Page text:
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  Jackson County Jail Southern fried injusticeBuy this film here.
Year: 1976
Director: Michael Miller
Stars: Yvette Mimieux, Tommy Lee Jones, Severn Darden, Robert Carradine, Mary Woronov, Lisa Copeland, Cliff Emmich, Michael Ashe, Edward Marshall, Howard Hesseman, Marciee Drake, Fredric Cook, Nancy Lee Noble, Betty Thomas
Genre: Thriller
Rating:  6 (from 2 votes)
Review: Chic advertising executive Dinah Hunter (Yvette Mimieux) grows sick of her sexist client and drives home to find her husband skinny-dipping with a topless nymphet. Determined to start a new life and job in New York, she drives cross-country but unwisely picks up a hitchhiking hick (Robert Carradine) and his pregnant halfwit girlfriend (Nancy Lee Noble). The pair promptly car-jack Dinah and leave her stranded in the woods. Things don’t get any better for Dinah as she is almost raped by a sleazy backwoods bartender whilst using his phone then arrested by a dopey deputy when she fights back. The local sheriff (Severn Darden) imprisons Dinah alongside surly murderer and melon thief (?), Coley Blake (Tommy Lee Jones), whereupon her ordeal turns into a nightmare.

Produced by reliable Roger Corman and an early credit for screenwriter Donald Stewart, who went on to adapt most of Tom Clancy’s Jack Ryan thrillers throughout the Nineties and also pen Costa-Gavras’ excellent Missing (1982), Jackson County Jail was part of the so-called hicksploitation bonanza of the Seventies. Largely in reaction to news reports from the Sixties detailing the backlash against the civil rights movement and resulting protests, riots, murders and other KKK-endorsed atrocities, the likes of Nightmare in Badham County (1976), Escape from Bogen County (1977) and the most celebrated example, Macon County Line (1974), painted a somewhat unfair portrait of the Southern states as full of homicidal, racist, in-bred degenerates who would likely lynch you as soon as look at you. Of course, big cities like New York and Los Angeles held no shortage of rape, murder, racism and civil unrest, but never spawned their own subgenre. In later years such films were perhaps justly derided by comedian and Southerner Rich Hall who raised these points in an illuminating documentary for the BBC.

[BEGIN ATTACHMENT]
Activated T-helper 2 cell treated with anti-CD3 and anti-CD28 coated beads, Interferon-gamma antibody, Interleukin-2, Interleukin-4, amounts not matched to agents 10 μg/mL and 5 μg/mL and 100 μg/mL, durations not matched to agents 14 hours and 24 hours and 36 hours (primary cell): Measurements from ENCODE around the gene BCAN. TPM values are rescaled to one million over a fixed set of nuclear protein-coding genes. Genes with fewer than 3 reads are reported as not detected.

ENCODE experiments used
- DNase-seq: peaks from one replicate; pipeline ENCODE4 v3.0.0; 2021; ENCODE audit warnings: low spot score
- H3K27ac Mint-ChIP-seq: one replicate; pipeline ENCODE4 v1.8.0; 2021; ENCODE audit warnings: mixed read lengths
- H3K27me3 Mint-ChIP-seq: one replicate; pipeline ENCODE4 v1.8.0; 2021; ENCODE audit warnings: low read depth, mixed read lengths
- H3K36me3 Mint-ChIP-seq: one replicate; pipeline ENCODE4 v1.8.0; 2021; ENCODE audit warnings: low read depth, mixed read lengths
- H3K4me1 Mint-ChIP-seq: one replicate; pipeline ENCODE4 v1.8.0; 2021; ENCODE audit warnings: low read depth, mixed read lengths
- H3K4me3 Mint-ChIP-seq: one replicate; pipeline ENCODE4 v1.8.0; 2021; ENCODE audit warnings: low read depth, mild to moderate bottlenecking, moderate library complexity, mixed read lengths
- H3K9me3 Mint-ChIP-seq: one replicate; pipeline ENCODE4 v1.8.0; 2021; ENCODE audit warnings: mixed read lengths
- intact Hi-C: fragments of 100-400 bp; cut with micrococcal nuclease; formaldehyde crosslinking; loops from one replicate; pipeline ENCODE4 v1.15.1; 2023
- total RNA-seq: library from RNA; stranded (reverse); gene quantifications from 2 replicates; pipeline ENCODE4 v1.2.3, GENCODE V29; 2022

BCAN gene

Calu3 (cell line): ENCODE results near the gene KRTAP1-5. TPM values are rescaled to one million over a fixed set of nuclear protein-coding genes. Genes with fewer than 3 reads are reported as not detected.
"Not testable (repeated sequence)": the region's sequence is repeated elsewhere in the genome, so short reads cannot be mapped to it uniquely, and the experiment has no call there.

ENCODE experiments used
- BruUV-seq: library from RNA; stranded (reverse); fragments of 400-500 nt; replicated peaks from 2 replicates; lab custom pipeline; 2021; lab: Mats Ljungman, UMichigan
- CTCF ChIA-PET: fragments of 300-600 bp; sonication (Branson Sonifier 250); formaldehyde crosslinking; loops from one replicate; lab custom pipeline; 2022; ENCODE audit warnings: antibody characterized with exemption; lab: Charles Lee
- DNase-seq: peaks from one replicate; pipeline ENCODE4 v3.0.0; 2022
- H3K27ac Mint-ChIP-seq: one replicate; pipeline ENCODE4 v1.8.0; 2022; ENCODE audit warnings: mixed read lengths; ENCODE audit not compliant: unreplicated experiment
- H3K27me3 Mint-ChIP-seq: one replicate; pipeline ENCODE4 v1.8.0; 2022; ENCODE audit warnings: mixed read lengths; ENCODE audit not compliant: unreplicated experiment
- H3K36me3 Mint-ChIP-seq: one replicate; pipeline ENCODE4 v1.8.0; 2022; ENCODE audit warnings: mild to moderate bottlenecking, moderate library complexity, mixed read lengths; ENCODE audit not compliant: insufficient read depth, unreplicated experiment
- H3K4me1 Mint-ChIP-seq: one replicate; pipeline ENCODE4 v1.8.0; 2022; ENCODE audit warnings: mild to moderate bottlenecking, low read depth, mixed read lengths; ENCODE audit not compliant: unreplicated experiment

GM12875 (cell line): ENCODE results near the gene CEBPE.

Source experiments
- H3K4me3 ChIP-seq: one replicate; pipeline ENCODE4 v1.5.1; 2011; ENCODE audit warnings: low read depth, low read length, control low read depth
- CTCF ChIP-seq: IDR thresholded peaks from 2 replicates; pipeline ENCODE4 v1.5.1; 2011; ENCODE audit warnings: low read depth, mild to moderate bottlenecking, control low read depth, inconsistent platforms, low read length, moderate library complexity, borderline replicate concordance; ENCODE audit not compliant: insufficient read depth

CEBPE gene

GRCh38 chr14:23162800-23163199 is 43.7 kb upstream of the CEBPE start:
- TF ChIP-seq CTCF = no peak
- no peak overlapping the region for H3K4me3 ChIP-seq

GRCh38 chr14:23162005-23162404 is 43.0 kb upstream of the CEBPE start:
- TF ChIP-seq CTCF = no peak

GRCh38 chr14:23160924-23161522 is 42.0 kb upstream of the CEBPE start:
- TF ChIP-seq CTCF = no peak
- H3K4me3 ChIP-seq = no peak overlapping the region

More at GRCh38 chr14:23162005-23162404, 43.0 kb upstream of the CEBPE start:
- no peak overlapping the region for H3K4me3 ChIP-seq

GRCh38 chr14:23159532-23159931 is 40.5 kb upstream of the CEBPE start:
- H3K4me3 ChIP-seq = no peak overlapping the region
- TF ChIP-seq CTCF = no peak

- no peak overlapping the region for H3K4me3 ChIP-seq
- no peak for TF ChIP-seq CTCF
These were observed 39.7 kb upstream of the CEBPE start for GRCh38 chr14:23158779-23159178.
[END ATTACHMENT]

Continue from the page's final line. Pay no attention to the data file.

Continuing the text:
Ably directed by Michael Miller, whose eclectic output includes the oddball slasher/martial arts/science fiction Chuck Norris vehicle Silent Rage (1982) and slasher parody National Lampoon’s Class Reunion (1982), the film is undoubtedly exploitative but packs a provocative agenda. Stewart’s convoluted plot deposits upscale feminist Dinah from an outwardly civilised yet suffocatingly male-driven urban environment into a borderline neanderthal throwback nightmare, along the way mounting a trenchant critique of the souring of the American Dream by the mid-Seventies. It is a shame the film falls back on so many Southern stereotypes to make its point, but they serve their purpose.

Darden’s Sheriff proves a reasonable sort, but his deputies are exactly the kind of cackling redneck goons audiences would expect to encounter at the drive-in during the Seventies. The worst of the bunch (Fredric Cook) rapes Dinah, in an appropriately harrowing scene, after which she bludgeons him to death and goes on the run with Coley incurring some accidental casualties along the way. In a neat irony, the most patient and understanding man in Dinah’s life proves to be a convicted murderer. The script yokes some mileage from the clash of ideologies with Dinah adamant there are some honest people left in the world while Coley clings to his belief America is irredeemably corrupt and the only way to survive is go underground. While a notable bond blossoms between the two, Stewart wisely avoids steering the relationship towards unconvincing romance. After the jailbreak the plot grows somewhat aimless, including a brief but pointless encounter with Coley’s redneck gang - who include Mary Woronov as a gun-toting butch lesbian - but also more pointed in its sociopolitical satire, climaxing as the fugitives stumble into the midst of a small town bicentennial celebration that erupts into a shootout with the lawmen callously indifferent to innocent deaths.

It is less snappy than many Corman productions but boasts a sharp script, solid direction and fine performances all round, particularly the young Tommy Lee Jones, back in the days when he was an exploitation stalwart, and Yvette Mimieux, deglamourised and forceful as the long-suffering lead.

Reviewer: Andrew Pragasam

 

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